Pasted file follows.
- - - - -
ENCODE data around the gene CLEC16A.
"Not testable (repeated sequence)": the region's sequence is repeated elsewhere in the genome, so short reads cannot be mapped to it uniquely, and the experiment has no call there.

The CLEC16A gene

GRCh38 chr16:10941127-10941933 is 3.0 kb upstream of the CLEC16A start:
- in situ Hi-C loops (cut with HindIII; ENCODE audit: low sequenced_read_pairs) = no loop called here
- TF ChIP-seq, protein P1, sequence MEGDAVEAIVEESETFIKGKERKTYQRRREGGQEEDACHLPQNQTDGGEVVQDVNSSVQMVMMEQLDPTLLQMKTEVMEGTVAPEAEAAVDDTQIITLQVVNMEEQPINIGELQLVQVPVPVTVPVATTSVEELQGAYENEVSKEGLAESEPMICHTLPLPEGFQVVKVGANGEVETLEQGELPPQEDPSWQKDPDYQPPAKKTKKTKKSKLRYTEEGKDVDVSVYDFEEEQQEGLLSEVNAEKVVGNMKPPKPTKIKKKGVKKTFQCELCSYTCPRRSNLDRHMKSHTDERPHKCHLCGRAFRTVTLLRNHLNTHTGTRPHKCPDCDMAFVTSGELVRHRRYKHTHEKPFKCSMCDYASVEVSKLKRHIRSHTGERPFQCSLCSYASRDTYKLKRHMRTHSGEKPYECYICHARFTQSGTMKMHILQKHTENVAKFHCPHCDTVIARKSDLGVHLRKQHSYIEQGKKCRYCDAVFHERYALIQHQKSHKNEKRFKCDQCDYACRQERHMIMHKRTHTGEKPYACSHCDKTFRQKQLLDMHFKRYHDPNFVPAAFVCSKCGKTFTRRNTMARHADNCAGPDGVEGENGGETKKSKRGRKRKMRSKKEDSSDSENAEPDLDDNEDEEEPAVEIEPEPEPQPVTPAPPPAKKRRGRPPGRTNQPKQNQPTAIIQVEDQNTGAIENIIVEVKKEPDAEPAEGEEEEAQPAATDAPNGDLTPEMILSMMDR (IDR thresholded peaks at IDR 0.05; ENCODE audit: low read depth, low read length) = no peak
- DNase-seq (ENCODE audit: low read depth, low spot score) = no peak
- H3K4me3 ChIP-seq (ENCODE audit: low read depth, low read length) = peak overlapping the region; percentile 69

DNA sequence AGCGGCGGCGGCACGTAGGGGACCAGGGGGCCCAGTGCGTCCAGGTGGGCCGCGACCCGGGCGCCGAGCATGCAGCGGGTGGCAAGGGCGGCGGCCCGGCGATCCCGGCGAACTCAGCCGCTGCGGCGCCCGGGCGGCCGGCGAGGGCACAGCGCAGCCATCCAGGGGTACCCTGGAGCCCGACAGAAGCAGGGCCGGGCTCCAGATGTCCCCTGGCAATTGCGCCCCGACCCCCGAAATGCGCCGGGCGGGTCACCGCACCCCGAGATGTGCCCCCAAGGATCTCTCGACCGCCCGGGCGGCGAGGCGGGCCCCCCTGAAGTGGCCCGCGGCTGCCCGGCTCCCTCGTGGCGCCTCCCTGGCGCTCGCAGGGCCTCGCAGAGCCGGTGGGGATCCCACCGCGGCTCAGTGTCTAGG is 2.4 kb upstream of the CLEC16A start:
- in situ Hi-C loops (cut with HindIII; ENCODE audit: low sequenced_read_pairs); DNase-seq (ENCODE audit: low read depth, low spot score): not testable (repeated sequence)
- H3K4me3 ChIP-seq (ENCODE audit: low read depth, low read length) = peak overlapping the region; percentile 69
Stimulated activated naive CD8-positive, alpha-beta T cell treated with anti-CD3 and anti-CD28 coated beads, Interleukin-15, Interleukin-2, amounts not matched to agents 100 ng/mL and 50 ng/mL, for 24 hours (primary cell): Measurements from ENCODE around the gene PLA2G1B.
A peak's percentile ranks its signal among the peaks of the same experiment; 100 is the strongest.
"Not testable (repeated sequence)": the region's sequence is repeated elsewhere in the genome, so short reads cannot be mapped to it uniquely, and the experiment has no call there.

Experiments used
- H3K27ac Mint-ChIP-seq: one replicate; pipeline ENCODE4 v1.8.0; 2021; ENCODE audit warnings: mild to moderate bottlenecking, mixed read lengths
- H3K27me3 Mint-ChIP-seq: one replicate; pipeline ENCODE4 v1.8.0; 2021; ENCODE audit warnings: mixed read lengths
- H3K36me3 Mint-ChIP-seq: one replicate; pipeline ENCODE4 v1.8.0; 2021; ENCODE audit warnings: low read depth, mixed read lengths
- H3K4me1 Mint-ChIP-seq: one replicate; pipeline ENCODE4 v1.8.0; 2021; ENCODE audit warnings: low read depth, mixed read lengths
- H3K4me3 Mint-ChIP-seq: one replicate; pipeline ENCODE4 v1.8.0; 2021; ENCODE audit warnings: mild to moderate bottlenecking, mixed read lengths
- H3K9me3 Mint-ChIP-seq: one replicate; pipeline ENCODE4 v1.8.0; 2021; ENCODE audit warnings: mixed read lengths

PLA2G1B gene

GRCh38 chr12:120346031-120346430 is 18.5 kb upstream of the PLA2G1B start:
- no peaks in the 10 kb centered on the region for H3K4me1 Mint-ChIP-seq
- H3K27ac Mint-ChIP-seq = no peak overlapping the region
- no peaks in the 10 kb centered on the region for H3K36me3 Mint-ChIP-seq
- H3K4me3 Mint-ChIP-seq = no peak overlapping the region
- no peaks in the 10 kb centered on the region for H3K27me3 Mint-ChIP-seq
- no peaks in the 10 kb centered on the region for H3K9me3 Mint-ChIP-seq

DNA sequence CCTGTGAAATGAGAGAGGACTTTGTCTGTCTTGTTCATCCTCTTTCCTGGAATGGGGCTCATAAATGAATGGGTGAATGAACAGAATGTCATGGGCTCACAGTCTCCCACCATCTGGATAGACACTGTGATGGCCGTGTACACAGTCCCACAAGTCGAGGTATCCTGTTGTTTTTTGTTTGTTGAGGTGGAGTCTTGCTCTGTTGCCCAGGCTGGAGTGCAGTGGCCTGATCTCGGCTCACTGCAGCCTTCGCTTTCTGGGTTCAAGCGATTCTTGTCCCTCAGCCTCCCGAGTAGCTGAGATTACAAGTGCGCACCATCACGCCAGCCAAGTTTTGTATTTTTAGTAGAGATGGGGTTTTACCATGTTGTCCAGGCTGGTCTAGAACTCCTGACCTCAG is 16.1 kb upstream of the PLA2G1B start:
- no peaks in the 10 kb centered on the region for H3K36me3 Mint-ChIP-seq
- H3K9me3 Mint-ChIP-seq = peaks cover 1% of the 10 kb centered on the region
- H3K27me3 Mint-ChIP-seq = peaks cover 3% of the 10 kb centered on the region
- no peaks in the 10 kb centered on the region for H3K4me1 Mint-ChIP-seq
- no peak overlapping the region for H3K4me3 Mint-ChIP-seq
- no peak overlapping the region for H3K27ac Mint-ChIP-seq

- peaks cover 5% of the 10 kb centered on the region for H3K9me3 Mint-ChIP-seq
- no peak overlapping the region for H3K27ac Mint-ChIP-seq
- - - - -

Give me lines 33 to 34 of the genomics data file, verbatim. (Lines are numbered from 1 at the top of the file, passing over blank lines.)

- H3K27me3 Mint-ChIP-seq = peaks cover 3% of the 10 kb centered on the region
- no peaks in the 10 kb centered on the region for H3K4me1 Mint-ChIP-seq